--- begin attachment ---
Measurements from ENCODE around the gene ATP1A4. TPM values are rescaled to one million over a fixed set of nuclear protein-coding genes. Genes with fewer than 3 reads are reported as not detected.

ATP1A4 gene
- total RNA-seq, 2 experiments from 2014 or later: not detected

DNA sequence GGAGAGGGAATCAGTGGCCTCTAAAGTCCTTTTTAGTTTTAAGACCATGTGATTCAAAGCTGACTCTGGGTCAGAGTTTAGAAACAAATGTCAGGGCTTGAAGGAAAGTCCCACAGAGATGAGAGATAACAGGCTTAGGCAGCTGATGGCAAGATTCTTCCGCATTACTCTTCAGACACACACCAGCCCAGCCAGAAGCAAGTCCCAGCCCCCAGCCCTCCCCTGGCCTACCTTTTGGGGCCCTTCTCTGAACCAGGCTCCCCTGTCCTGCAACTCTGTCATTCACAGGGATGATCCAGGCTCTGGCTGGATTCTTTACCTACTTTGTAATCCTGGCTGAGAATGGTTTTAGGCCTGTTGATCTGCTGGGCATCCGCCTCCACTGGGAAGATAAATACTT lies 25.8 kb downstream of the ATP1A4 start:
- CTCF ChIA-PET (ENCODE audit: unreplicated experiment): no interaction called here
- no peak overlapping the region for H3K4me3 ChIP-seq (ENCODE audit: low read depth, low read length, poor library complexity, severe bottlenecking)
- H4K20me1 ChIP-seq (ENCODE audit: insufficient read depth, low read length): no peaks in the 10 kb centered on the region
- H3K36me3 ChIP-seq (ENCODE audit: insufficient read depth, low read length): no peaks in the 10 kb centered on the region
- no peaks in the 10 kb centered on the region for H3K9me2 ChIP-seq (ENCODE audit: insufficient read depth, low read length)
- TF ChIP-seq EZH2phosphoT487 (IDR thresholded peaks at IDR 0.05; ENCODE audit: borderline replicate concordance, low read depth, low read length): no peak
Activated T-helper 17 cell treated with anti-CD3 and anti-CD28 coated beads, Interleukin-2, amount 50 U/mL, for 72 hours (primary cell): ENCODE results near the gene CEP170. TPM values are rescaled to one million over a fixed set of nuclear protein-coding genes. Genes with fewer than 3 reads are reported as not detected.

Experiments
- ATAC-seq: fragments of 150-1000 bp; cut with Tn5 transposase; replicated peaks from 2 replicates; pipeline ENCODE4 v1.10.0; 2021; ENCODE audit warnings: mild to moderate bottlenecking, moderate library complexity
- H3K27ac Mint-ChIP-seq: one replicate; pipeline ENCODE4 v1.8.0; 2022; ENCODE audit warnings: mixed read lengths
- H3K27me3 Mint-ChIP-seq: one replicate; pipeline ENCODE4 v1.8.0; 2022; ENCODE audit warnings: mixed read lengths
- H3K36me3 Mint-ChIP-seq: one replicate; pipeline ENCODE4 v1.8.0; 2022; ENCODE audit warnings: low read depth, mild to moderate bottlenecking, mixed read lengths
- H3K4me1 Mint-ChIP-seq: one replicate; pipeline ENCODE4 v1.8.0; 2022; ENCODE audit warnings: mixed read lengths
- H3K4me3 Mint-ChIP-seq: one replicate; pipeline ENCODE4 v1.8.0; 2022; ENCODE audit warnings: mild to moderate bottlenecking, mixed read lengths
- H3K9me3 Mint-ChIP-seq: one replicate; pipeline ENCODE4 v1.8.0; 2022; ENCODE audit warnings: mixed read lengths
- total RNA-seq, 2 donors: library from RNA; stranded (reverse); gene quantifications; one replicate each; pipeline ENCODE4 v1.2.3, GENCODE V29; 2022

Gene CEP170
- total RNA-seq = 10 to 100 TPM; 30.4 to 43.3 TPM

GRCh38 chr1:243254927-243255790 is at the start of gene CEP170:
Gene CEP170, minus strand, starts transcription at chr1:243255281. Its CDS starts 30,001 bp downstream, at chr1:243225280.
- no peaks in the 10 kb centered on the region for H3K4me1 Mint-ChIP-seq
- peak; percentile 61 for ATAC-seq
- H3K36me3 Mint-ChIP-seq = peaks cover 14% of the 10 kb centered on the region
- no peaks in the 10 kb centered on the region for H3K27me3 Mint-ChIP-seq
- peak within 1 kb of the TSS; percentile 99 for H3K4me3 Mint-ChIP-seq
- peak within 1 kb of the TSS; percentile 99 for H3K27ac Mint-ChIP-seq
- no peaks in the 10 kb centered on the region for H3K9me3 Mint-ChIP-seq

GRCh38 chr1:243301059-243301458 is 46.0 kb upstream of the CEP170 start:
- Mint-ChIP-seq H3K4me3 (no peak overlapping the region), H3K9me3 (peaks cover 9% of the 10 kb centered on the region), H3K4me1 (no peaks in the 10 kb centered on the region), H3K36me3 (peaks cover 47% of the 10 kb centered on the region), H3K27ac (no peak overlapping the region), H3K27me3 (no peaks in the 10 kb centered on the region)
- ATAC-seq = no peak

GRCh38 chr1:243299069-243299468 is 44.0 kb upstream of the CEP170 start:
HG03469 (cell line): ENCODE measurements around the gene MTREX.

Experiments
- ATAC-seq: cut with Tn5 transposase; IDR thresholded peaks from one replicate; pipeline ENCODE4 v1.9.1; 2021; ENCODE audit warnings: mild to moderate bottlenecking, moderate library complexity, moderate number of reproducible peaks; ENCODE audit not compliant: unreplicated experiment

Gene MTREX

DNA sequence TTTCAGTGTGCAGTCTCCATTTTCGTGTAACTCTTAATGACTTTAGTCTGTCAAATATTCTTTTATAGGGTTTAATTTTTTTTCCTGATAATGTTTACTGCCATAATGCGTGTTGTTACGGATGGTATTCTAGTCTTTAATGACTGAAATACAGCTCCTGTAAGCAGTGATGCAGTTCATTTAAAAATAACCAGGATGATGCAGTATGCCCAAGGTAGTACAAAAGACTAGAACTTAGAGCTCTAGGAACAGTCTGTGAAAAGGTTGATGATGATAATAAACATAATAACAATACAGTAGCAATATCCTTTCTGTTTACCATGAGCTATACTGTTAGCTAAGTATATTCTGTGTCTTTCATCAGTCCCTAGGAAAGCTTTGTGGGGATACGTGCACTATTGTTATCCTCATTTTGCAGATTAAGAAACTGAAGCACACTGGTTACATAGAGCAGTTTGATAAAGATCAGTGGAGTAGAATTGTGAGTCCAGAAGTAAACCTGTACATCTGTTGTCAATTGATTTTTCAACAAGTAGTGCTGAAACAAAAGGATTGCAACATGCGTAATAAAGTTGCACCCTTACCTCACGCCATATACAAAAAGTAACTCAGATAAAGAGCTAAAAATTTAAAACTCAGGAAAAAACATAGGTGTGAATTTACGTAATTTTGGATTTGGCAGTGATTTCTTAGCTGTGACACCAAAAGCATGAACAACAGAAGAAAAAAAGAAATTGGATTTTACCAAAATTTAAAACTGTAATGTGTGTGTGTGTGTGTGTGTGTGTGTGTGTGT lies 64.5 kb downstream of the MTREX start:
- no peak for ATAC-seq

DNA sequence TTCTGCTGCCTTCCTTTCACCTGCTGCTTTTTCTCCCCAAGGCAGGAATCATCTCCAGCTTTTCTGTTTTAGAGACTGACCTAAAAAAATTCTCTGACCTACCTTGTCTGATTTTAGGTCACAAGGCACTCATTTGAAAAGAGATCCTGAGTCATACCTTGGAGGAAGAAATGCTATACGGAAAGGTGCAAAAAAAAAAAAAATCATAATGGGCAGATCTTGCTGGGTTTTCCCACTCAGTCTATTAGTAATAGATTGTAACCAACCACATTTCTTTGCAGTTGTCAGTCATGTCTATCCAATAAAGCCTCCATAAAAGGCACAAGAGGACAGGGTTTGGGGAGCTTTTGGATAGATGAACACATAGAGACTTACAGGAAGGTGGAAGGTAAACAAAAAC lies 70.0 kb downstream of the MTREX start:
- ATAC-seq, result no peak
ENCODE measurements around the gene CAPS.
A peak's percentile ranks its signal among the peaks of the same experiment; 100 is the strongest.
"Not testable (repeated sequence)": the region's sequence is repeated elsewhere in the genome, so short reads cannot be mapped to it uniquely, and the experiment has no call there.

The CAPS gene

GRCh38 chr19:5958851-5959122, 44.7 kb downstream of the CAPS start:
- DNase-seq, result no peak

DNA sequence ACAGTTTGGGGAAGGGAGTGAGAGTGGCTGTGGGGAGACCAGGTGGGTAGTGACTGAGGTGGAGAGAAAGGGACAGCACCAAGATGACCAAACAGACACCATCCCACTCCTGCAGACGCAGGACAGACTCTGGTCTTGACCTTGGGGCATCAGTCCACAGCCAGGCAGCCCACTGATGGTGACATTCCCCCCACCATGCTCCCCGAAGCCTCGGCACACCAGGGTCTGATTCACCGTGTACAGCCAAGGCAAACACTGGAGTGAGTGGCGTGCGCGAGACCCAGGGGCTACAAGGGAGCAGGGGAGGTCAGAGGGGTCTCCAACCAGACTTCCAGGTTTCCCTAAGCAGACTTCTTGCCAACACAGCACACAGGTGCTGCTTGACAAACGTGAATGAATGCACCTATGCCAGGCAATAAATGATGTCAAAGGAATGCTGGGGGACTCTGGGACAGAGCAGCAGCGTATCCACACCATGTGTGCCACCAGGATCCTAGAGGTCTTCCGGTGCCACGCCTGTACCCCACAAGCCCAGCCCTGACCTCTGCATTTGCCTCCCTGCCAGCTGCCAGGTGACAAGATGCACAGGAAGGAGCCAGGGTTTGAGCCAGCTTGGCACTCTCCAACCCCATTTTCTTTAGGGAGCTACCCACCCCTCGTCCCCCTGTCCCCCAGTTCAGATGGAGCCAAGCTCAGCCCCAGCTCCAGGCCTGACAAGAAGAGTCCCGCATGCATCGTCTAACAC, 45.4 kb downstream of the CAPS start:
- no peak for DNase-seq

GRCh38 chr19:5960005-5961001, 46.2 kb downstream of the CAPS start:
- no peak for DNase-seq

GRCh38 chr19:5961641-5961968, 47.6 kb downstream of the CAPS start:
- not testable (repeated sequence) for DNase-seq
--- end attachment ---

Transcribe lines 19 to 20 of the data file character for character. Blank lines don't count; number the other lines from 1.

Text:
- H3K9me3 Mint-ChIP-seq: one replicate; pipeline ENCODE4 v1.8.0; 2022; ENCODE audit warnings: mixed read lengths
- total RNA-seq, 2 donors: library from RNA; stranded (reverse); gene quantifications; one replicate each; pipeline ENCODE4 v1.2.3, GENCODE V29; 2022